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For the erstwhile market observer, when you compare CMBS 2.0 against the backdrop of the pre Global Financial Crisis (GFC) crop of deals, one resounding observation is that the latter had a significant number of so called “conduit” deals, where transactions featuring eight or more loans were in plentiful supply.  This “heyday” of European CMBS can be exemplified by one primary issuance that took place in the final weeks before the onset of the GFC that was comprised of thirty two loans secured by commercial real estate (CRE) located in five jurisdictions. In sharp contrast, CMBS 2.0 has been largely confined to the securitisation by a handful of banks of large balance sheet loans.

With Starz Real Estate bringing Europe’s first ever CRE CLO to market, a groundbreaking transaction that featured the securitisation of nine loans secured by CRE located in a number of European jurisdictions, questions are rightfully being raised as to whether the European market will once again start to witness the emergence of more CMBS deals comprised of a large number of loans.

Since the GFC, it is understandable that the CMBS market has shied away for the old school conduit multi-loan deals, with arrangers favouring more simplified structures which have largely been achieved by confining deals to the securitisation of one to three large loans. Indeed, the use of these structures has proved invaluable in the rehabilitation of the product, as these transactions have allowed confidence in the CMBS market to return as well as enabled a number of arrangers to re-launch their CMBS platforms.

Although simplified CMBS structures have been en vogue, it is questionable whether this status quo is likely to subsist in the coming years. Given the limited availability of sizeable CRE loans that are suitable for a large loan securitisation, the inevitable next step for the European market is the structuring of securitisations that are capable of accommodating a greater number of smaller loans.  Assuming that this does happen, this would have a profound impact on the European CRE securitisation market as it would not only hugely increase the universe of borrowers that could benefit from loans destined for a securitisation, but would also open up the floodgates for the level of primary issuance given the large number of loans that could be potentially originated with a structured exit in mind.  As borrowers prepare themselves to face a sustained period of escalating interest rates, the opening up of securitisation to smaller CRE loans, and with it the opportunity of obtaining cheaper debt, will be a welcome development.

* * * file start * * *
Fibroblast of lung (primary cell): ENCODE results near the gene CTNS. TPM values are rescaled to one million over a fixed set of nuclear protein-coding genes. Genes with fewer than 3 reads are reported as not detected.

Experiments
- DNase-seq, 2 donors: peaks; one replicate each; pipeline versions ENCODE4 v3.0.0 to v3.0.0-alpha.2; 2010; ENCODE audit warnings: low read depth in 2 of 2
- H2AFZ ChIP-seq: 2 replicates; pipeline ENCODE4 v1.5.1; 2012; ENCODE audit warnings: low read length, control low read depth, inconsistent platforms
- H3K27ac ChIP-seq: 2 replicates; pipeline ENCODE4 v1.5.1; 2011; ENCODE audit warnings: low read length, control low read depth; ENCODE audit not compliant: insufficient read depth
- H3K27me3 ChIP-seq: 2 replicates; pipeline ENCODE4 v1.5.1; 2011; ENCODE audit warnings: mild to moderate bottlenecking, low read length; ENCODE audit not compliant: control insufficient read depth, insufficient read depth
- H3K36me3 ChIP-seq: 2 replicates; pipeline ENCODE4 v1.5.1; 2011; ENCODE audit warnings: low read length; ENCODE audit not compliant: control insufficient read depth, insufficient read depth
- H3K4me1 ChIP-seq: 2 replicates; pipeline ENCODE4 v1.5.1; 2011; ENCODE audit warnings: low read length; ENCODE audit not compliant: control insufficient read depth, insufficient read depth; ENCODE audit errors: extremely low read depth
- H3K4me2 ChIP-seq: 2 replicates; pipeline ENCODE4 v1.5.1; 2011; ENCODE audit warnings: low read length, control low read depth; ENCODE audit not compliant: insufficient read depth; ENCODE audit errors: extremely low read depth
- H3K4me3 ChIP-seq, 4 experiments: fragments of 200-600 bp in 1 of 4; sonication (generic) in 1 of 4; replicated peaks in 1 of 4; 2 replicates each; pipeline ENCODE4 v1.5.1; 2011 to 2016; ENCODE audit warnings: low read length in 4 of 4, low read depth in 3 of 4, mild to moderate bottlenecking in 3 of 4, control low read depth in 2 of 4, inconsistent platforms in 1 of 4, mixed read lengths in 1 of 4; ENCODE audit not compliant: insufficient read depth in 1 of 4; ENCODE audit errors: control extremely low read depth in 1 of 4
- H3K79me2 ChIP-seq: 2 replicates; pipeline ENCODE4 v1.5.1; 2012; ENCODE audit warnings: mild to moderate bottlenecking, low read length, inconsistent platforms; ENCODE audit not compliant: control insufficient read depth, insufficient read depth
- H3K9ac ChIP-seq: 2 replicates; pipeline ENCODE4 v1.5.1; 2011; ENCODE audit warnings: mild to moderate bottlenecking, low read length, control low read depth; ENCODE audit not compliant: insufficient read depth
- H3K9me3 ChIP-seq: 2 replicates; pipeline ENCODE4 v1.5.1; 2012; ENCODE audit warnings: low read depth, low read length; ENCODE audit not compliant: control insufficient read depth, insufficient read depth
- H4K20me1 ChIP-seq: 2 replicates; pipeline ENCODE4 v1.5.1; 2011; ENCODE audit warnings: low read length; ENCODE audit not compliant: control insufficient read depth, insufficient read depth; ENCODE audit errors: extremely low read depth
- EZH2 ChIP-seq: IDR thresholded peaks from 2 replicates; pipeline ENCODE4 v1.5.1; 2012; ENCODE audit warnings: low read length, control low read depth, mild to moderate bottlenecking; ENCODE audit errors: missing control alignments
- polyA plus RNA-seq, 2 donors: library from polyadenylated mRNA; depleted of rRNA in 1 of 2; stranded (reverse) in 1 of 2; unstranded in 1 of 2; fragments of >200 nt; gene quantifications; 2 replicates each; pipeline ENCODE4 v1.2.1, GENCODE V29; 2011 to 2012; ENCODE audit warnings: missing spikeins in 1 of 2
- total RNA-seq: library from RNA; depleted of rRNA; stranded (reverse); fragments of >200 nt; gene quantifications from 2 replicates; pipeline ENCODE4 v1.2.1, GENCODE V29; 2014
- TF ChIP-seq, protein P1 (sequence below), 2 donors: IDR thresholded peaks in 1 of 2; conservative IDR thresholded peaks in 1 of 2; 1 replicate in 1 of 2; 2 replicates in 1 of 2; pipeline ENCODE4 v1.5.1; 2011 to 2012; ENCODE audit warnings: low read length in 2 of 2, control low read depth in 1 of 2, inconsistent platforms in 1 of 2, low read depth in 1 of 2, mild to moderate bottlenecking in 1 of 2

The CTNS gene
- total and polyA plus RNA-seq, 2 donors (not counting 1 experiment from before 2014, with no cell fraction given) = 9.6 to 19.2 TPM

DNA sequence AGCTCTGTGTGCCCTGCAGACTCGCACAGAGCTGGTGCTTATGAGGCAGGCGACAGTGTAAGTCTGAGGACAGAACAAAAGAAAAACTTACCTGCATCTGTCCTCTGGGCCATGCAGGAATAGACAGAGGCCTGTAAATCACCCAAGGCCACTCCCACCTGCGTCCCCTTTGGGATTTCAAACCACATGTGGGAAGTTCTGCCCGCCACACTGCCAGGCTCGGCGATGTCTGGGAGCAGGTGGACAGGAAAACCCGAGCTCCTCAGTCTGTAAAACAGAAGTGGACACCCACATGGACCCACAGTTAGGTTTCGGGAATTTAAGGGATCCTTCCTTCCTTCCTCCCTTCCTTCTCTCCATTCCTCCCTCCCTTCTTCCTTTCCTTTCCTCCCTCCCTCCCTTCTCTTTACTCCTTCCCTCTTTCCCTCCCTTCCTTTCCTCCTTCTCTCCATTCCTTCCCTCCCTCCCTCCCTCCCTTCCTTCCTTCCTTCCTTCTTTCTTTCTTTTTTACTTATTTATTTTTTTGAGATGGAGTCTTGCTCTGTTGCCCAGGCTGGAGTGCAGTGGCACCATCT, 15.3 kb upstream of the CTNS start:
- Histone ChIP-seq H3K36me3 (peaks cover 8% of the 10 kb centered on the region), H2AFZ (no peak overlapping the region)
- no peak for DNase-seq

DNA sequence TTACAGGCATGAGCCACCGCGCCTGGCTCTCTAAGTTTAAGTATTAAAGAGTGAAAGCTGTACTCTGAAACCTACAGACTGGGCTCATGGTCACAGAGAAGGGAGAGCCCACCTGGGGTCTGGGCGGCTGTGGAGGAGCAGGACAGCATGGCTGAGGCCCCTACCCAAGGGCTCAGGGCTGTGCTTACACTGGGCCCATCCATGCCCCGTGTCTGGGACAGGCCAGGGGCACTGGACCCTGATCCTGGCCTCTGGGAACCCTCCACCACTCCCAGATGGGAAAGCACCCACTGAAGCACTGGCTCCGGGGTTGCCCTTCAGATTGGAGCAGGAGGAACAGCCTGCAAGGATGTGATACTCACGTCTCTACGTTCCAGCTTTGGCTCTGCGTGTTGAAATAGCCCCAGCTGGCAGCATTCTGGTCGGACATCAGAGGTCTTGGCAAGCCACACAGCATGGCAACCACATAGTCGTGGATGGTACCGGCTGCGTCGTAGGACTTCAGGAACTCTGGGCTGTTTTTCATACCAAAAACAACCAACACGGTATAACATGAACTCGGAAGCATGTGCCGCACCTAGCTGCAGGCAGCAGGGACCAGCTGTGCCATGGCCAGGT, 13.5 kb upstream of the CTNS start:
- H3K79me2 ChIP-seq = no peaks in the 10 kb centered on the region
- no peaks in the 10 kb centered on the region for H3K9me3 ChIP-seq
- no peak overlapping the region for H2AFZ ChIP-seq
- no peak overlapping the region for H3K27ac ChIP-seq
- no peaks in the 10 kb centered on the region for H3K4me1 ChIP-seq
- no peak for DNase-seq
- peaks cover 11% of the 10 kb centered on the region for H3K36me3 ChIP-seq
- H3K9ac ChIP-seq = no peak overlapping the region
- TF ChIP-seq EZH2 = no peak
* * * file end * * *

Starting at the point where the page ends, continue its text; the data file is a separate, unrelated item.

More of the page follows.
It is not just borrowers that will herald such a structural shift, but fixed income investors will also welcome such a development, especially if the securitisation of a greater volume of smaller loans will lead to an increased amount of primary issuance and a smoother flow of deals, which in turn will precipitate the deeper and stronger investor base required to absorb and competitively price such an increased volume of deals.  Similarly investors that are already in this space would finally have the justification to put in place the internal resources and infrastructure required to invest in this asset class with any real volume.

Given the emergence of a European CRE CLO product which at its core involves the securitisation of pools of loans, there are already signs that the European market is poised for a structural shift towards CMBS 2.0 transactions featuring a larger number of smaller loans.  This is a huge step forward for securitisation as a financing tool, as this development not only signifies that investors have appetite for the product but also that they are comfortable with the more complicated securitisation structures and analysis that are endemic in this type of structure.  Building on the success of the CRE CLO and fuelled by the increasing levels of demand from borrowers seeking cheaper CRE debt, it is highly likely that the European market will witness a marked increase in the number of multi-loan deals along with a trend towards a larger number of loans being securitised in these structures.

Although at this juncture in the market it is hard to say whether the new vintage of deals will ever reach the dizzy heights of a thirty two loan transaction, what is apparent is that the renaissance of multi-loan CMBS deals is a natural evolutionary step that has been catalysed by the emergence of CRE CLOs in Europe. Given that in recent years it has been the debt funds that have stepped into the shoes of the banks in the CRE lending space, then not only will they be the true architects of CRE CLOs, but these funds will be the chief protagonists when it comes to multi-loan CMBS.